alienation

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Related to occupational alienation: occupational deprivation

Alienation

In law, the ability to transfer a property to another party, either by sale or gift. Most property is alienable, but subject to certain restrictions. For example, a property may be temporarily inalienable because a third party has right of first refusal on it.

alienation

the separation of people from their essential qualities as human beings in capitalist societies. Karl Marx (1818-83), who first developed the concept, believed that ‘free conscious activity’ was the hallmark of human activity Work in modern capitalist society, which involves the worker producing goods and services for the profit of an employer and in a manner dictated by the employer, separates (i.e. alienates) people from their essence. In effect an individual's labour power is reduced to a commodity to be bought and sold. Job dissatisfaction may well result, but the possibility arises that alienation from ‘true’ human desires is so deep that individuals have no standard against which to compare their lot and hence may nevertheless experience job satisfaction. Since alienation, as defined here, has no clear discernible relationship with SATISFACTION, many critics have argued that its use in the analysis of work attitudes and behaviour is decidedly limited.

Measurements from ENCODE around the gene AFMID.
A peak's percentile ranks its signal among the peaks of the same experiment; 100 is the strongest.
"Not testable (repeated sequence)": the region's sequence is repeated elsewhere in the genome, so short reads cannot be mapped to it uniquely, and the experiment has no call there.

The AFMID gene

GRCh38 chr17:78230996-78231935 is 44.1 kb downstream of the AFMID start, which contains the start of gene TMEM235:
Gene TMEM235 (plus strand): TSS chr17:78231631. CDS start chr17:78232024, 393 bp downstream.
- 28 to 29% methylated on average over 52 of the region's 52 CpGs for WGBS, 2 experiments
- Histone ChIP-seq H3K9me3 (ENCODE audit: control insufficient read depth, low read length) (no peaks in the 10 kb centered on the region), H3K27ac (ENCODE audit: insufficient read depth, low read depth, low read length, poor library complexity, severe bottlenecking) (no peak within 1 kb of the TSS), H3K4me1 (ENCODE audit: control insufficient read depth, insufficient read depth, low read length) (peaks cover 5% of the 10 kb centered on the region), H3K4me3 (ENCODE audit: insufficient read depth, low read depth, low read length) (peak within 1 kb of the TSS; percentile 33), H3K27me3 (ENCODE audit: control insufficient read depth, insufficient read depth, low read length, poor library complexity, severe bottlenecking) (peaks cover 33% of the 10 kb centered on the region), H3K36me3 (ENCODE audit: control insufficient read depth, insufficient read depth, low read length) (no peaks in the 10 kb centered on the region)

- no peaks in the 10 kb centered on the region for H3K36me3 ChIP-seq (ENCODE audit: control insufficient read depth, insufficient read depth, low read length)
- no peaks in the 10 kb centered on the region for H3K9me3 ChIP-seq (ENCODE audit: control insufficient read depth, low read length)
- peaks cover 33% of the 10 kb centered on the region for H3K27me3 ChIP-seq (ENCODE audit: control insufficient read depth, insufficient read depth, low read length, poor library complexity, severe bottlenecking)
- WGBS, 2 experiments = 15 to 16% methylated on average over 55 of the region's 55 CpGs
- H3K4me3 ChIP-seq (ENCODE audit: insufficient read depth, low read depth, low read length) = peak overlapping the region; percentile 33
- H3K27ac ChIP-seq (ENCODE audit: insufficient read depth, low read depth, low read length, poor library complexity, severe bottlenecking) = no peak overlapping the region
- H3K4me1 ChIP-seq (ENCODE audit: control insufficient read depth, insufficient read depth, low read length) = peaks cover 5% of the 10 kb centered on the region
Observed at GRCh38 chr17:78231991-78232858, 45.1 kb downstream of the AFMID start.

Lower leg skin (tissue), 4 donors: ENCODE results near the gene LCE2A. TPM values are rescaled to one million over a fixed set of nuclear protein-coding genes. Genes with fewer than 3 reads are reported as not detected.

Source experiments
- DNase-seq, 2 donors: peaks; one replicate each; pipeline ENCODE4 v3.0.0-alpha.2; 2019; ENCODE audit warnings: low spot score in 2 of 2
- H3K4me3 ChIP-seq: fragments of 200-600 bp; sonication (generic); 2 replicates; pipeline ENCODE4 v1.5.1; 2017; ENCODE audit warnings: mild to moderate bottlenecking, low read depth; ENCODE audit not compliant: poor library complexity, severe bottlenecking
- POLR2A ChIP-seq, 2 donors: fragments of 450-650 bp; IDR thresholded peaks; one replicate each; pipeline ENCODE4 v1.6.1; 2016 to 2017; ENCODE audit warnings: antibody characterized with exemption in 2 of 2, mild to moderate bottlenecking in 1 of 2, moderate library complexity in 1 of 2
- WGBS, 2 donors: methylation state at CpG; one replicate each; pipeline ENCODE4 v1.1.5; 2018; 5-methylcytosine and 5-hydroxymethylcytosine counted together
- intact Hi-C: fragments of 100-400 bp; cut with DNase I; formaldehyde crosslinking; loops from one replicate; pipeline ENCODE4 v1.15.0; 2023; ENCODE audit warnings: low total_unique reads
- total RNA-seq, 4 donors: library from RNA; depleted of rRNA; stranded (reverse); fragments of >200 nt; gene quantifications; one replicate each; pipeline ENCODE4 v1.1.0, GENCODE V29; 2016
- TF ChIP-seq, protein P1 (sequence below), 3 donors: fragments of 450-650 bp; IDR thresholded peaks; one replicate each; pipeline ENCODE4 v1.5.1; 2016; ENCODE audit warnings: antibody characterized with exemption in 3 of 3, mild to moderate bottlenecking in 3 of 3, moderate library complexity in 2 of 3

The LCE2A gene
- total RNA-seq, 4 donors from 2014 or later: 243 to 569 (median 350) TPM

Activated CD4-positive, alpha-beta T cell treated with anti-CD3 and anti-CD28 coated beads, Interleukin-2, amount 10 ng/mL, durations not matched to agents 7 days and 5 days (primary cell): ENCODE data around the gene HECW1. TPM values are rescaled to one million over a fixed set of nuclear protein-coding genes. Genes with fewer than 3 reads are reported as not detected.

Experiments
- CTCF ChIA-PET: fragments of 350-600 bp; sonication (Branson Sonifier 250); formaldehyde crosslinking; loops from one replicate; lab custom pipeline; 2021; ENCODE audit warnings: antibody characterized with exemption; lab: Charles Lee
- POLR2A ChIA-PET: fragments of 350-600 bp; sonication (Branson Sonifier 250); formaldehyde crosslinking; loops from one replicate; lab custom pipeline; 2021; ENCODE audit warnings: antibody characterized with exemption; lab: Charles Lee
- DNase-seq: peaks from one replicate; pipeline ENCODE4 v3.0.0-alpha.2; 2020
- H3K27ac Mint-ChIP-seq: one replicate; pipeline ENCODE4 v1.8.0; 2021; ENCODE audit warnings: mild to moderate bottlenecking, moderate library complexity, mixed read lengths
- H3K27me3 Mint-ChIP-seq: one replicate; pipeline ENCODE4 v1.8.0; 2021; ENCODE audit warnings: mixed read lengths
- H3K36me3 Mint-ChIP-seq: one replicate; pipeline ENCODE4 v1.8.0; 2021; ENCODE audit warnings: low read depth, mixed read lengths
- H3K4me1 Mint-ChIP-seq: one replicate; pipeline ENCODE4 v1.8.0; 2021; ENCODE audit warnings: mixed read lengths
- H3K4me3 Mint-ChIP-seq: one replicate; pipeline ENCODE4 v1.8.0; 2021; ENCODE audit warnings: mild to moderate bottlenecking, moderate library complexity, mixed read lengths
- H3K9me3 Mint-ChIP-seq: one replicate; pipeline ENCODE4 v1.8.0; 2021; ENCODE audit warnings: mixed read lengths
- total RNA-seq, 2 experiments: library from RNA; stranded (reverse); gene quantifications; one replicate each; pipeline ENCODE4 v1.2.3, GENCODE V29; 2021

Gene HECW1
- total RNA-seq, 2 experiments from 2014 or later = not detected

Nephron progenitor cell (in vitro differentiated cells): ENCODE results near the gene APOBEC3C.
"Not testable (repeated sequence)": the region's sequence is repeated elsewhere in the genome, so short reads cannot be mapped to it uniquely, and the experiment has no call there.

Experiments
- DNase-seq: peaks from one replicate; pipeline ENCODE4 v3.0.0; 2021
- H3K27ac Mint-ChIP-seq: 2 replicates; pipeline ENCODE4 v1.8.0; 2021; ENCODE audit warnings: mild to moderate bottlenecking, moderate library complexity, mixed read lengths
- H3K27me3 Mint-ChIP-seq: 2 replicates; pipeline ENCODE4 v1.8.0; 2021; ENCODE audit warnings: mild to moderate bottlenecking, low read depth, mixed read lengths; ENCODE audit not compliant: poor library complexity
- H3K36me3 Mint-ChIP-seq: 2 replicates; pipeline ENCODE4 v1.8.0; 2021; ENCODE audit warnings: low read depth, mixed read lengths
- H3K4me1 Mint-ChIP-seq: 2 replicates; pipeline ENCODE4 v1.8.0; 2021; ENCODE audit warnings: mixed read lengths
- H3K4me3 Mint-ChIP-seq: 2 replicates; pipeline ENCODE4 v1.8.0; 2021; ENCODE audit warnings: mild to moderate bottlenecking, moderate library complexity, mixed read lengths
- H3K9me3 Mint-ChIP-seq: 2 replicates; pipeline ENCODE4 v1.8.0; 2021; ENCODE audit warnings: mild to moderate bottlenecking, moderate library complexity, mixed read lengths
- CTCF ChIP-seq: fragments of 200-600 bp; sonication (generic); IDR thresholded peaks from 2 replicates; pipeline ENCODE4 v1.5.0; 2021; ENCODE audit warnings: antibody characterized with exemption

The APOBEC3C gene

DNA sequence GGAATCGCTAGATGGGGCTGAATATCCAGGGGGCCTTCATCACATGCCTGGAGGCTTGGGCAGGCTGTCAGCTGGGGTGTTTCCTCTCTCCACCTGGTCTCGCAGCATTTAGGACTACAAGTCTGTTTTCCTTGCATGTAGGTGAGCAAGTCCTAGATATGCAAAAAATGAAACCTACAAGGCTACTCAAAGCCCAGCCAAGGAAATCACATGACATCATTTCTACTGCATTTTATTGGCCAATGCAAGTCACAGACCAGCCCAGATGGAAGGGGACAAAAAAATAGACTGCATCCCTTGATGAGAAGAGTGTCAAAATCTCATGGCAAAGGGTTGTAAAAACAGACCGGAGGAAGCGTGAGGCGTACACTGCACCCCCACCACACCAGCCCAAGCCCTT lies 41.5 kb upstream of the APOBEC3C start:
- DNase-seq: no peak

A closer link between alienation and job satisfaction has been provided by American sociologist Robert Blauner (1929 -). He defined alienation as a ‘fragmentation in man's consciousness’, experienced as dissatisfaction. The dimensions of this are a sense of powerlessness (i.e. inability to control what happens at work), a feeling of meaninglessness (i.e. the job tasks seem pointless), a sense of isolation from others, and a feeling of self-estrangement (i.e. that one's creativity is stifled). In Blauner's view, technology is the most important determinant of alienation.

In assembly-line work (see FORDISM) alienation reaches its peak. By contrast, more recent process technology, in which the worker oversees a range of operations rather than being subjugated to the machine, is associated with lower levels of alienation. The logic of Blauner's account, in contrast to that of Marx, is that alienation can be reduced by managerial policies to modify the nature of workers'tasks (see JOB DESIGN AND REDESIGN) and to integrate workers into a work community (see HUMAN RELATIONS). See ANOMIE.

alienation

The act of transferring ownership or some partial interest in real property from one person to another. Voluntary alienation occurs when one executes a deed or a lease. Involuntary alienation occurs when there is a foreclosure,tax sale,or condemnation.

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